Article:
New Releases 5/12/15

Top Hits
Still Alice (drama, Julianne Moore. Rotten Tomatoes: 89%. Metacritic: 72. From A.O. Scott’s New York Times review: “‘Still Alice’ is a movie that addresses a nightmarish circumstance with calm, compassionate sensitivity. Based on Lisa Genova’s novel and directed by Richard Glatzer and Wash Westmoreland, it follows the deterioration of a Columbia linguistics professor who learns she has early-onset Alzheimer’s disease. Alice Howland [Julianne Moore], along with her husband and three children, must endure a cruel and absurd ordeal that has no real chance of growing easier. With what seems like shocking rapidity — the film’s chronology is appropriately fuzzy — Alice slides from a witty, intelligent, capable adult into a fragile and confused shadow of her former self.” Read more…)

Blackhat (thriller/action, Chris Hemsworth. Rotten Tomatoes: 33%. Metacritic: 51. A New York Times Critic’s Pick. From Manohla Dargis’ Times review: “Michael Mann’s thriller ‘Blackhat,’ a story about the intersection of bodies and machines, is a spectacular work of unhinged moviemaking. By turns brutal and sentimental, lovely and lurid, as serious as the grave and blissfully preposterous, it combines a truckload of plot with many of the obsessions, tropes, sights and sounds that distinguish his other movies, from kinetic gun battles to cool beauties gazing into the distance in sunglasses. Here those beauties are a pair of improbable computer savants, played by Chris Hemsworth and Tang Wei, who race, jet and furiously bang on keyboards across the globe while chasing villainy, lines of code and millions in loot.” Read more…)

Two Men in Town (thriller/drama, Forest Whitaker. Rotten Tomatoes: 40%. Metacritic: 56. From A.O. Scott’s New York Times review: “[Parolee] William’s [Forest Whitaker] struggle is at the center of ‘Two Men in Town,’ a somber, slow-moving drama directed by Rachid Bouchareb. The film, a remake of a 1973 French policier starring Alain Delon and Jean Gabin, is above all a showcase for a superb group of actors. Brenda Blethyn as the parole officer and Harvey Keitel the sheriff are the bickering faces of legal authority, each one a prickly blend of toughness and compassion. Luis Guzmán as the bad old buddy and Dolores Heredia as the kind new love interest are expectedly excellent. Above all, Forest Whitaker, as shrewd and graceful as ever, conveys William’s infinite sorrow and simmering anger.” Read more…)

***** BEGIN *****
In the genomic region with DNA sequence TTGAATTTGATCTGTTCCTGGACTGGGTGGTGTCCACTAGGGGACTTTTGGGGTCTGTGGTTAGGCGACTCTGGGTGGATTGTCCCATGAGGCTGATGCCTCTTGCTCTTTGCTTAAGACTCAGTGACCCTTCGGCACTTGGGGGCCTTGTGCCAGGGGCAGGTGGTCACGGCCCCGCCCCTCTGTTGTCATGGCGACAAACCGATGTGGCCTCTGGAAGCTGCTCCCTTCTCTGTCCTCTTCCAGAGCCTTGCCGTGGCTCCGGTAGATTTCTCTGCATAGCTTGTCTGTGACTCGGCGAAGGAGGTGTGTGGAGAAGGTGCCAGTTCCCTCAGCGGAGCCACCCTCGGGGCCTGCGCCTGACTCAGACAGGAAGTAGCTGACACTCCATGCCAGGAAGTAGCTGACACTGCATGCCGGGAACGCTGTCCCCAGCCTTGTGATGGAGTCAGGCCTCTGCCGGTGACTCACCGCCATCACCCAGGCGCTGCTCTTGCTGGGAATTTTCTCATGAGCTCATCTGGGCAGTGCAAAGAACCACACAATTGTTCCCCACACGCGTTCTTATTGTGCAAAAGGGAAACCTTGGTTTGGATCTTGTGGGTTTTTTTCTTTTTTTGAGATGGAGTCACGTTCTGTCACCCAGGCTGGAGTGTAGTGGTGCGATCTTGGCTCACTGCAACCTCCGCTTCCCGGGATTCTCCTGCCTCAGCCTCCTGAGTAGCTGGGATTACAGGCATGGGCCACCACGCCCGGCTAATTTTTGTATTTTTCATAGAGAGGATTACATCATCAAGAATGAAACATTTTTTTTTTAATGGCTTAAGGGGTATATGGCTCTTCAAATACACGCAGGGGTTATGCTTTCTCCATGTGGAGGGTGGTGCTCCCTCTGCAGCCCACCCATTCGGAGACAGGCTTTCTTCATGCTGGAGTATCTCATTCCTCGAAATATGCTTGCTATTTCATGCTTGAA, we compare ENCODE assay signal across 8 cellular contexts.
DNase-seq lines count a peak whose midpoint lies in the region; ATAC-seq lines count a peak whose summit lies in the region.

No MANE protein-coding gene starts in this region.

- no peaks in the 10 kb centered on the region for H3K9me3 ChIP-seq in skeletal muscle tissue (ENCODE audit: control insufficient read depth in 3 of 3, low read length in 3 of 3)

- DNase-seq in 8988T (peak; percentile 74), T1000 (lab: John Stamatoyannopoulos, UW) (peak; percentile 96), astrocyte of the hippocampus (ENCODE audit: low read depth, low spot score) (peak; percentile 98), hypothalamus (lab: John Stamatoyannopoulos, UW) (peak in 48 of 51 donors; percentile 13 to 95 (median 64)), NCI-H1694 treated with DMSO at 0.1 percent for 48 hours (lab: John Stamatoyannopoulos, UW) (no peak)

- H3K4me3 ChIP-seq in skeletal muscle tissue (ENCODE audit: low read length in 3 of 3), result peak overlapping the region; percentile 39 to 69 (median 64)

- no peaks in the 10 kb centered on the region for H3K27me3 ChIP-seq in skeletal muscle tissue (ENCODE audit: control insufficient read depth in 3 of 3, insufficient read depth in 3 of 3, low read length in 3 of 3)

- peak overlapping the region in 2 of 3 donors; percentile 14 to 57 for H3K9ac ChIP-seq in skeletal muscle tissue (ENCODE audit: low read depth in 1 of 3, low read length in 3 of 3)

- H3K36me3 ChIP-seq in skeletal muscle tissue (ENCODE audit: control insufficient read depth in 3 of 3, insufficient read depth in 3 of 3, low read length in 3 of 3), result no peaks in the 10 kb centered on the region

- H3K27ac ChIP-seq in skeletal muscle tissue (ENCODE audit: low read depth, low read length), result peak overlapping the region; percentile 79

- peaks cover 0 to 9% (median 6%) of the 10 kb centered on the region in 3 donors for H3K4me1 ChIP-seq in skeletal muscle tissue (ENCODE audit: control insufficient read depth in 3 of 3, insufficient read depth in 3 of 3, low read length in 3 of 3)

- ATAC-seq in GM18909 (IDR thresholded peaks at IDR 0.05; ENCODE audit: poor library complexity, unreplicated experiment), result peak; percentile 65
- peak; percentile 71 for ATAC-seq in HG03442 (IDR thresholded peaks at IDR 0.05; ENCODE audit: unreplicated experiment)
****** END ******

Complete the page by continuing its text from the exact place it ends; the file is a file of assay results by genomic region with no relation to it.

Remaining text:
Fifty Shades of Grey (erotic romance, Dakota Johnson. Rotten Tomatoes: 25%. Metacritic: 46. From A.O. Scott’s New York Times review: “It dabbles in romantic comedy and splashes around in melodrama, but the one thing it can’t be — the thing the novel so trashily and triumphantly is — is pornography. Ms. Taylor-Johnson’s sex scenes are not that much different from other R-rated sex scenes, though there are more of them and more hardware is involved.” Read more…)

Extraterrestrial (horror/sci-fi, Brittany Allen. Rotten Tomatoes: 32%. Metacritic: 38. From Andy Webster’s New York Times review: “You would never mistake the horror movie ‘Extraterrestrial’ for the Steven Spielberg classic ‘E.T. the Extraterrestrial,’ but you might be surprised by the number of scenes this picture borrows from other movies: the threatened woman in the phone booth, from the first ‘Matrix’; furtive, emaciated, long-armed aliens, as in ‘Dark Skies’ and countless other films; ‘Paranormal Activity’ – style snatches of ‘found’ video. A character grabs a carving knife at one point, and, you guessed it, there are young people imperiled in a cabin in the woods.” Read more…)

New Blu-Ray
Blackhat

New Classics (pre-1960)
The Male Animal (1942, comedy, Henry Fonda. From Bosley Crowther’s 1942 New York Times review [requires log-in]: “In so many motion pictures does brawn get the break over brain that it is indeed encouraging when the bookworm finally turns. And that is the charming thing which happens, very neatly and comically, in the Warners exceptional screen translation of the James Thurber-Elliott Nugent play, ‘The Male Animal.’ Here, at last—here at the Strand—is a college comedy in which the fellow who scored the touchdown doesn’t get the girl, in which the pre-game football rally is beautifully satirized and the hero turns out to be a young, bespectacled, married prof. Heaven only knows what this picture will do to the old formula. The Warners are flaunting tradition in a most entertaining way.” Read more…)

New Television
The Flash: Complete Series